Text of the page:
|Illustrated By:||Arsenault, Isabelle|
|By (author):||Britt, Fanny|
|Translated By:||Morelli, Christelle|
|Translated By:||Ouriou, Susan|
|Subject:||JUVENILE FICTION / Social Issues / Bullying|
|JUVENILE FICTION / Social Issues / Self-Esteem & Self-Reliance|
|Awards:||Ruth and Sylvia Schwartz Young Adult / Middle Reader Award (2014) Short-listed
Bank Street College of Education Best Children's Books of the Year (2014) Commended
Ontario Library Association Best Bets (2014) Commended
Rocky Mountain Book Award (2014) Short-listed
Eisner Award for Best Publication for Kids (2014) Short-listed
Libris Award for Young Readers Book of the Year (2014) Winner
Selected for inclusion in Best American Comics (2014) Commended
Globe and Mail Best Books (2013) Commended
Governor General's Literary Award for French Language Children's Illustration (2013) Winner
New York Times Best Illustrated Books (2013) Commended
|Publisher:||Groundwood Books Ltd|
|Size:||11.25in x 8.50in x 0.59in|
|From The Publisher*|
A New York Times Best Illustrated Book
Hélène has been inexplicably ostracized by the girls who were once her friends. Her school life is full of whispers and lies - Hélène weighs 216; she smells like BO. Her loving mother is too tired to be any help. Fortunately, Hélène has one consolation, Charlotte Brontë's Jane Eyre. Hélène identifies strongly with Jane's tribulations, and when she is lost in the pages of this wonderful book, she is able to ignore her tormentors. But when Hélène is humiliated on a class trip in front of her entire grade, she needs more than a fictional character to see herself as a person deserving of laughter and friendship.
Leaving the outcasts' tent one night, Hélène encounters a fox, a beautiful creature with whom she shares a moment of connection. But when Suzanne Lipsky frightens the fox away, insisting that it must be rabid, Hélène's despair becomes even more pronounced: now she believes that only a diseased and dangerous creature would ever voluntarily approach her. But then a new girl joins the outcasts' circle, Géraldine, who does not even appear to notice that she is in danger of becoming an outcast herself. And before long Hélène realizes that the less time she spends worrying about what the other girls say is wrong with her, the more able she is to believe that there is nothing wrong at all.
This emotionally honest and visually stunning graphic novel reveals the casual brutality of which children are capable, but also assures readers that redemption can be found through connecting with another, whether the other is a friend, a fictional character or even, amazingly, a fox.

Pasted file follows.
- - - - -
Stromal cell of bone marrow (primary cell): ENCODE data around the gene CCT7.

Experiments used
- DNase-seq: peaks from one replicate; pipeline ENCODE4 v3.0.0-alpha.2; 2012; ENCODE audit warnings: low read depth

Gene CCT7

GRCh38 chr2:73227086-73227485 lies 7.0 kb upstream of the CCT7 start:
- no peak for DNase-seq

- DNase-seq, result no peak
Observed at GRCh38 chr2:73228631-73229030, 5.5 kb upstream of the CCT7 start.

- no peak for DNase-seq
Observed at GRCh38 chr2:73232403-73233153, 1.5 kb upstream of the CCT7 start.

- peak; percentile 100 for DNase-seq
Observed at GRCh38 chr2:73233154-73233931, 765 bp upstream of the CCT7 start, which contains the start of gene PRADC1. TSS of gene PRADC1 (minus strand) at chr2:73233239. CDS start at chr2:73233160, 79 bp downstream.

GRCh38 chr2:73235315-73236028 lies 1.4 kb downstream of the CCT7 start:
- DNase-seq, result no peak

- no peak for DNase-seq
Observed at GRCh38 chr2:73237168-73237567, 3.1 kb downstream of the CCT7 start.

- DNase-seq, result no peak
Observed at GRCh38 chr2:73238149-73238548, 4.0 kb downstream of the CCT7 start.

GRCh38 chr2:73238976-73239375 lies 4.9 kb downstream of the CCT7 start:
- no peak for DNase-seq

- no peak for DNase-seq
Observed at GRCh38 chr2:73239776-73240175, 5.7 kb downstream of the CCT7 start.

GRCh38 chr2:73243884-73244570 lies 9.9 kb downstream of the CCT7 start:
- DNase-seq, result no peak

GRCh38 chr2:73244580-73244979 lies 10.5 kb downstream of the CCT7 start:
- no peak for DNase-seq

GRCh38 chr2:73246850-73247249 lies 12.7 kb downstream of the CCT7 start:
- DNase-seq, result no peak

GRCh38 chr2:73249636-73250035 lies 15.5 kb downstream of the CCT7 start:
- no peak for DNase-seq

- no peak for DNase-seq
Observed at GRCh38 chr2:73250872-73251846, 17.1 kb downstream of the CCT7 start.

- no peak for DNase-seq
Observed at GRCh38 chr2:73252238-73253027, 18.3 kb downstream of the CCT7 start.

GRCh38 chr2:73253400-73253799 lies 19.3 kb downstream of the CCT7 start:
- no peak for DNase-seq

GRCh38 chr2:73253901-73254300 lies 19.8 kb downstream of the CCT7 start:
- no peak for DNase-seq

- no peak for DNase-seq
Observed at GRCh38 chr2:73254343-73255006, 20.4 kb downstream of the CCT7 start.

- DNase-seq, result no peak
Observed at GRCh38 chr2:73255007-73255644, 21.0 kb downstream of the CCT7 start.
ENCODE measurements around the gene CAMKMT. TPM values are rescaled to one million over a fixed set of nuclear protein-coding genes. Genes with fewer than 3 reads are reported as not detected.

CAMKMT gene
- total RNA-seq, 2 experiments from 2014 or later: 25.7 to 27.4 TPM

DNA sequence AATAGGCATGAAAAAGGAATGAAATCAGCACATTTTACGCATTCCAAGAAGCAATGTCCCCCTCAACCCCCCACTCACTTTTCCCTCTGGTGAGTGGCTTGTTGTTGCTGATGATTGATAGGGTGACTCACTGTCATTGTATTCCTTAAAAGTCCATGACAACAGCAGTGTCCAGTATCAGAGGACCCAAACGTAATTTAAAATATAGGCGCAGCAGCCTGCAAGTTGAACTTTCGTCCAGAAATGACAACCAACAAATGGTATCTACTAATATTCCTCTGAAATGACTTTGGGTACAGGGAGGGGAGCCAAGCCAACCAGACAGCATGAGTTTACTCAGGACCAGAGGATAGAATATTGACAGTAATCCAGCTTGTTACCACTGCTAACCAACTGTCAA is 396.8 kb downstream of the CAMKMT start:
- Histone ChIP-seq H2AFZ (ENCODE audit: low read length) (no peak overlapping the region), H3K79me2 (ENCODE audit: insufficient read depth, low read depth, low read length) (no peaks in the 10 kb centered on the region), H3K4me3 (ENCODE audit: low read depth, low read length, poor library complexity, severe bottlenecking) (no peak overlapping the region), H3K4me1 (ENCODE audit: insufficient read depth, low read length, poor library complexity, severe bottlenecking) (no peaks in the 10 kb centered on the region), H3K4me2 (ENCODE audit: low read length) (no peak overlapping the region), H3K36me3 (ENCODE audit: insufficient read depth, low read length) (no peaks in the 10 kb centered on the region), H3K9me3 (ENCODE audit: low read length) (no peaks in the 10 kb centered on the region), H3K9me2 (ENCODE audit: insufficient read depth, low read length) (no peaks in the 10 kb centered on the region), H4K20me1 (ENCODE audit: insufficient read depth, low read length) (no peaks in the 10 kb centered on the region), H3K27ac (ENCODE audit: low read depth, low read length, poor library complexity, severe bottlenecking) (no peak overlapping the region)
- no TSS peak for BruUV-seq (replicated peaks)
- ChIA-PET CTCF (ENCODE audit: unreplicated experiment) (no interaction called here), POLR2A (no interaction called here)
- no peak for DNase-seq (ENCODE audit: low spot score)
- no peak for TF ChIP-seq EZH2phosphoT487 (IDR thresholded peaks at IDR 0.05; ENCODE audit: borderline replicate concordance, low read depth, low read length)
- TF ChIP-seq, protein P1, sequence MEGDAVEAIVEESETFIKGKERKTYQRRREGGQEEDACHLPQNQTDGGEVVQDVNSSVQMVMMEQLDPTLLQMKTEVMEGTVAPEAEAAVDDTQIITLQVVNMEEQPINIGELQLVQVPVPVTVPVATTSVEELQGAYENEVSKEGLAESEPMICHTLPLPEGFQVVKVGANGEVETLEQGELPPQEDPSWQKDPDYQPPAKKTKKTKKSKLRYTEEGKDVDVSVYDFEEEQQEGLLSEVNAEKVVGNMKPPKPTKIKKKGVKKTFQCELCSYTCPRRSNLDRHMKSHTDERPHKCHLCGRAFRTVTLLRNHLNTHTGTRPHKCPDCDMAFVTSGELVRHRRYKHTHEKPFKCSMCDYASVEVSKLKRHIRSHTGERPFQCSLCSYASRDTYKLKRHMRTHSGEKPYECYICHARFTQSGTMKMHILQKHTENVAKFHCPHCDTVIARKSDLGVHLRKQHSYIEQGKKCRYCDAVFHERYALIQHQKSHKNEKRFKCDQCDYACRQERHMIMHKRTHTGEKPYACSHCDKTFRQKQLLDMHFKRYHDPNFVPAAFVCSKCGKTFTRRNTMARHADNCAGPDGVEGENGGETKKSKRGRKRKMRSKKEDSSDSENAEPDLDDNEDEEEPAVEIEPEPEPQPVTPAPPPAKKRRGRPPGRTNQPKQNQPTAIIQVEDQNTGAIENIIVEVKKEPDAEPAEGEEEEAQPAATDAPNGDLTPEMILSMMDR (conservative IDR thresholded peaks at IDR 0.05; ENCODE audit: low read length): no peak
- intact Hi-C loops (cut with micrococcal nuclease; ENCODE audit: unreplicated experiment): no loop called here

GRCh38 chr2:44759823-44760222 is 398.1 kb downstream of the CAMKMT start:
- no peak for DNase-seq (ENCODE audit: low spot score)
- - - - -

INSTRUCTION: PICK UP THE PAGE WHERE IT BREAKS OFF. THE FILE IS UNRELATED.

|From The Publisher*||Hélène has been inexplicably ostracized by the girls who were once her friends. Her school life is full of whispers and lies - Hélène weighs 216; she smells like BO. Her loving mother is too tired to be any help. Fortunately, Hélène has one consolation, Charlotte Brontë's Jane Eyre.|
|Review Quote*||A sensitive and possibly reassuring take on a psychological vulnerability that is all too common and not easily defended.|
|Review Quote*||More than a few readers will recognize themselves in Hélène and find comfort.|
|Review Quote*||Loneliness is a language that doesn't need translation... it's a language understood by anyone who has endured the interminable wait for a Géraldine of her own.|
|Review Quote*||Readers will be delighted to see Helene's world change as she grows up, learning to ignore the mean girls and realizing that, like Jane, she is worthy of friendship and love.|
|Review Quote*||Hélène's emotional tangle is given poignant expression through Arsenault's pitch-perfect mixed-media art...[Her] story is sweetly comforting and compelling.|
|Review Quote*||Britt's poetic prose captures Hélène's heartbreaking isolation . . . [A] brutally beautiful story.|
|Review Quote*||The theme is universal; girls, especially those who have been at the receiving end of negative comments, will relate to Hélène.|
|Biographical Note||Fanny Britt is a Quebec playwright, author and translator. She has written a dozen plays (among them Honey Pie, Hôtel Pacifique and Bienveillance) and translated more than fifteen. She has also written and translated several other works of literature. Jane, the Fox and Me is her first graphic novel.|
Isabelle Arsenault is a very talented Quebec illustrator who has won an impressive number of awards and has achieved international recognition. She has illustrated Migrant by Maxine Trottier, a New York Times Best Illustrated Book and a finalist for the Governor General's Award; Virginia Wolf by Kyo Maclear, winner of the Governor General's Award; Le coeur de monsieur Gauguin by Marie-Danielle Croteau, winner of the Governor General's Award; and My Letter to the World and Other Poems by Emily Dickinson, a finalist for the Governor General's Award. She has also illustrated Once Upon a Northern Night by Jean Pendziwol and Jane, the Fox and Me by Fanny Britt, forthcoming from Groundwood. Isabelle has won the Grand Prix for illustration (Magazines du Québec) for six years running. She lives with her family in Montreal.
Susan Ouriou has translated children's, young adult and adult literature from Spanish and French into English and is a novelist herself. She lives in Calgary, Alberta.